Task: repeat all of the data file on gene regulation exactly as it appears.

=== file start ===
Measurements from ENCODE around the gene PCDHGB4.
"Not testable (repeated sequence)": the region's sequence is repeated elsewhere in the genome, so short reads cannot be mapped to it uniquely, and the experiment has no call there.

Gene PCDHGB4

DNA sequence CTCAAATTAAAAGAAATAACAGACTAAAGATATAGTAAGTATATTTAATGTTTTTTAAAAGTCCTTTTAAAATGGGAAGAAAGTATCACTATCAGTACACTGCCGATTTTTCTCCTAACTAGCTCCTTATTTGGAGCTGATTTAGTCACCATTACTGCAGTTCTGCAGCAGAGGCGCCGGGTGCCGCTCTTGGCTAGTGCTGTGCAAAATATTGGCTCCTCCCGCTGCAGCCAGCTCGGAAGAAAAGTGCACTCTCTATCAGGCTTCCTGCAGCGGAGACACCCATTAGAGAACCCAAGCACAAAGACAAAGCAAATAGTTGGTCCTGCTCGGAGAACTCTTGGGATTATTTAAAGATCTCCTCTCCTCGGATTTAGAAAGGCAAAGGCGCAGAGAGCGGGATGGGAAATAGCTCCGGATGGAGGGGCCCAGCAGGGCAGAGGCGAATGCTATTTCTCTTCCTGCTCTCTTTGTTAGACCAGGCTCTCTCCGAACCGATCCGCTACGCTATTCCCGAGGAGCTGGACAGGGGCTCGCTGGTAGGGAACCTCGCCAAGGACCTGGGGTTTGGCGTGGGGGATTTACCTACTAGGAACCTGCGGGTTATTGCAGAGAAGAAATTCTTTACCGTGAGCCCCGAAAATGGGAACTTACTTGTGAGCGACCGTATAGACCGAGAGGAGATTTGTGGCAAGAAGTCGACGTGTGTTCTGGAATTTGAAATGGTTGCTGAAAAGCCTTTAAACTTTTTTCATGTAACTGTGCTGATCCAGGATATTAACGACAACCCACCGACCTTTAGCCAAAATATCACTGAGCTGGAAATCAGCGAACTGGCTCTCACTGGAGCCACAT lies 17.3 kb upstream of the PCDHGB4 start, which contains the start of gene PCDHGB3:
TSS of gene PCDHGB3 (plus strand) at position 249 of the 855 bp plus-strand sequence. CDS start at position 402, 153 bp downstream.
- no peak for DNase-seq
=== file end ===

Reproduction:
Measurements from ENCODE around the gene PCDHGB4.
"Not testable (repeated sequence)": the region's sequence is repeated elsewhere in the genome, so short reads cannot be mapped to it uniquely, and the experiment has no call there.

Gene PCDHGB4

DNA sequence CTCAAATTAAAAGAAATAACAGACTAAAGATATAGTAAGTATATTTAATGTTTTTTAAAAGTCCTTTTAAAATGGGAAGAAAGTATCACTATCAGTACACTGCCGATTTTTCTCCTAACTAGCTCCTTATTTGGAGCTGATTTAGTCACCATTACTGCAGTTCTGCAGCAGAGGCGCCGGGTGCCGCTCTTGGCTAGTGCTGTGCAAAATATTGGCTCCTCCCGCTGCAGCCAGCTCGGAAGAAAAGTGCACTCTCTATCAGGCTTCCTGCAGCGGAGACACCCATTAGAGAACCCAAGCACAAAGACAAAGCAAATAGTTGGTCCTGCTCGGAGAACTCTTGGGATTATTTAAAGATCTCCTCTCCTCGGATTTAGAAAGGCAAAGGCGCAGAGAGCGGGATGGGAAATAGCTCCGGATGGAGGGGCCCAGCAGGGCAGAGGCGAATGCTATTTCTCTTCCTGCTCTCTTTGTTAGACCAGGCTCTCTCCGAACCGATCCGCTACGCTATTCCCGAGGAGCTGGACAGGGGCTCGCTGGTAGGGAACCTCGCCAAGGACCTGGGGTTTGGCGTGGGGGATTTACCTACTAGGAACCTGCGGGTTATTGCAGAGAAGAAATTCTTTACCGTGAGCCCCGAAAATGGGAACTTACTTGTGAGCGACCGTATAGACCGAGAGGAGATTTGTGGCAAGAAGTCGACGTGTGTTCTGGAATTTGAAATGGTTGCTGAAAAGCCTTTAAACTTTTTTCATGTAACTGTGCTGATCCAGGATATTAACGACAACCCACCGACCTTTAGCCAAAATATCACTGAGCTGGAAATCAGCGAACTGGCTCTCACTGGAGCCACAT lies 17.3 kb upstream of the PCDHGB4 start, which contains the start of gene PCDHGB3:
TSS of gene PCDHGB3 (plus strand) at position 249 of the 855 bp plus-strand sequence. CDS start at position 402, 153 bp downstream.
- no peak for DNase-seq